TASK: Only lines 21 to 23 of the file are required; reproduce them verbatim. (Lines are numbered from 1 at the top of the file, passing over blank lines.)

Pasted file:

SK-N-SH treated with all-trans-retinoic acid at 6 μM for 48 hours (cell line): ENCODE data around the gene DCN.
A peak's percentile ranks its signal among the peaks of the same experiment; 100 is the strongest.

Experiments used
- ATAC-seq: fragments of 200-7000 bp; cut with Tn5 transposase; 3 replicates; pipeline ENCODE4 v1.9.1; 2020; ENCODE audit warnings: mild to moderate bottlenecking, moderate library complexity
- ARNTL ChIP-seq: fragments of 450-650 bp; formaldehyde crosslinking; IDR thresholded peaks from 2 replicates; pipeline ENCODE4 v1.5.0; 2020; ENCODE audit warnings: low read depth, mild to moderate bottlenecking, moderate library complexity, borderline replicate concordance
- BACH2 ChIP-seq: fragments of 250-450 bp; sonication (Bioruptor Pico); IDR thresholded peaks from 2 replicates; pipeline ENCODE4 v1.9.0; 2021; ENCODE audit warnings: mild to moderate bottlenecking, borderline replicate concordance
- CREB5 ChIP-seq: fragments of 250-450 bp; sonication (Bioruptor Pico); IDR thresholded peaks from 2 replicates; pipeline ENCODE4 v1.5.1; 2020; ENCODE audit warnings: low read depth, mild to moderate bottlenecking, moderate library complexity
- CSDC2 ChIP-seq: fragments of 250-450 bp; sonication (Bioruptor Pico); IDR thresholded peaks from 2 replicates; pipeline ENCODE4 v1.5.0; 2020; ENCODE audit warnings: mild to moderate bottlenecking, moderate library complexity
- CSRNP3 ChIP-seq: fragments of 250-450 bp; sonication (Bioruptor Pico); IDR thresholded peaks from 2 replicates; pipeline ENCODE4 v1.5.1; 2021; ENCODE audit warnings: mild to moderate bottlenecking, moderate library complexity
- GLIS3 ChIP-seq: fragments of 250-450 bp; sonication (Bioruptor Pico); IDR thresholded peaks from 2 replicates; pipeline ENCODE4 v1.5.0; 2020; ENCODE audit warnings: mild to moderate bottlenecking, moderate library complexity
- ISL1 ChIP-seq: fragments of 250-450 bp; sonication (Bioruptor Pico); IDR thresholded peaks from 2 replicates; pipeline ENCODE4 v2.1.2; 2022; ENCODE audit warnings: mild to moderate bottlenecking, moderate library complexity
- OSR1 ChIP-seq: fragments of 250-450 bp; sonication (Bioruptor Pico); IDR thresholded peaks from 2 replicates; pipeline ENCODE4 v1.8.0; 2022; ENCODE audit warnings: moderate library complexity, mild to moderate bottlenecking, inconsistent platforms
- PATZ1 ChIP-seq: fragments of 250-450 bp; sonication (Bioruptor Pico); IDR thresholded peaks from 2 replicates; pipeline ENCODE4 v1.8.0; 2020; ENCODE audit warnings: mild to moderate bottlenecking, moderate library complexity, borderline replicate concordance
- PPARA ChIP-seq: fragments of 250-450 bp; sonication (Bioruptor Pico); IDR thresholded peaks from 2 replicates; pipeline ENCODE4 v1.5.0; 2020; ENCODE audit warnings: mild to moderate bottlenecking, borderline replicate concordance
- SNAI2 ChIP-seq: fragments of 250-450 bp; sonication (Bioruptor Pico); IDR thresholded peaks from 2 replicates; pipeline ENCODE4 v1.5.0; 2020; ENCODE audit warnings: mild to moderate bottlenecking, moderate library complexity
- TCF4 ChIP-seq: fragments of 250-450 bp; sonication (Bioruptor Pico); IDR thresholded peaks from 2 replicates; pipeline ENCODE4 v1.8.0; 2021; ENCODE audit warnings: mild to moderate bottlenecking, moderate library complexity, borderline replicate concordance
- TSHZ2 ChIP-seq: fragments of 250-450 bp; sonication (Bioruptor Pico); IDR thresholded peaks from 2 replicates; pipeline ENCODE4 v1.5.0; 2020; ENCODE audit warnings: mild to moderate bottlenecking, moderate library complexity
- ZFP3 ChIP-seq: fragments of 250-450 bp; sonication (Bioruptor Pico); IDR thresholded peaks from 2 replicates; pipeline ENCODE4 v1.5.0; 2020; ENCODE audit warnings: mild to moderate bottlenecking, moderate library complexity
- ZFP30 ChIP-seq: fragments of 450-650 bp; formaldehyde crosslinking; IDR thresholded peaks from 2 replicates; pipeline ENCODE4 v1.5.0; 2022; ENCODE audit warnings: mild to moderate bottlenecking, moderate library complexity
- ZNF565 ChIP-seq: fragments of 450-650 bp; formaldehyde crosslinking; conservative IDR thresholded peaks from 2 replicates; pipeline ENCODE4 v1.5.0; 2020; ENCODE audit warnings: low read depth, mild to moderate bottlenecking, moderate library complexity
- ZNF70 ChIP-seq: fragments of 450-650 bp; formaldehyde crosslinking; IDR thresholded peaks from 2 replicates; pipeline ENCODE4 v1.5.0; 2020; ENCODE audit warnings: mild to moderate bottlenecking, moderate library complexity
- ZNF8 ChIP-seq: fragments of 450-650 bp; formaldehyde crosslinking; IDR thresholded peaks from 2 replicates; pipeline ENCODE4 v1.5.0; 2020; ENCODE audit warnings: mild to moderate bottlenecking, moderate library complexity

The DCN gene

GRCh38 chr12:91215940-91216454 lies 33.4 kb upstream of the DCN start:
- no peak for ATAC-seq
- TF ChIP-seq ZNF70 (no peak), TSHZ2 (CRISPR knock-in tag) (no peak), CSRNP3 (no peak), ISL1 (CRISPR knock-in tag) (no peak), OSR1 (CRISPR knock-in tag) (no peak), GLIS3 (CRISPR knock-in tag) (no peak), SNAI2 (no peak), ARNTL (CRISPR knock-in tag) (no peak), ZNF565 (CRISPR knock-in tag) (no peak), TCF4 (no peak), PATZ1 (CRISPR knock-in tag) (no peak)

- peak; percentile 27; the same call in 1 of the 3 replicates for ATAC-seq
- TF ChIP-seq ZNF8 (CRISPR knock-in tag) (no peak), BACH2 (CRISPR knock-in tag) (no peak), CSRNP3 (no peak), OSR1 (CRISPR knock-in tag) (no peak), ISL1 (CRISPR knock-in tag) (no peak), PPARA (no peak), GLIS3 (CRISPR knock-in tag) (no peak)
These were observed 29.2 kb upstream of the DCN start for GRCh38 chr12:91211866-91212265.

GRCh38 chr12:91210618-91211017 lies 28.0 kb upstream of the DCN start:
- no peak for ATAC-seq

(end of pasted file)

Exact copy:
- ZNF70 ChIP-seq: fragments of 450-650 bp; formaldehyde crosslinking; IDR thresholded peaks from 2 replicates; pipeline ENCODE4 v1.5.0; 2020; ENCODE audit warnings: mild to moderate bottlenecking, moderate library complexity
- ZNF8 ChIP-seq: fragments of 450-650 bp; formaldehyde crosslinking; IDR thresholded peaks from 2 replicates; pipeline ENCODE4 v1.5.0; 2020; ENCODE audit warnings: mild to moderate bottlenecking, moderate library complexity

The DCN gene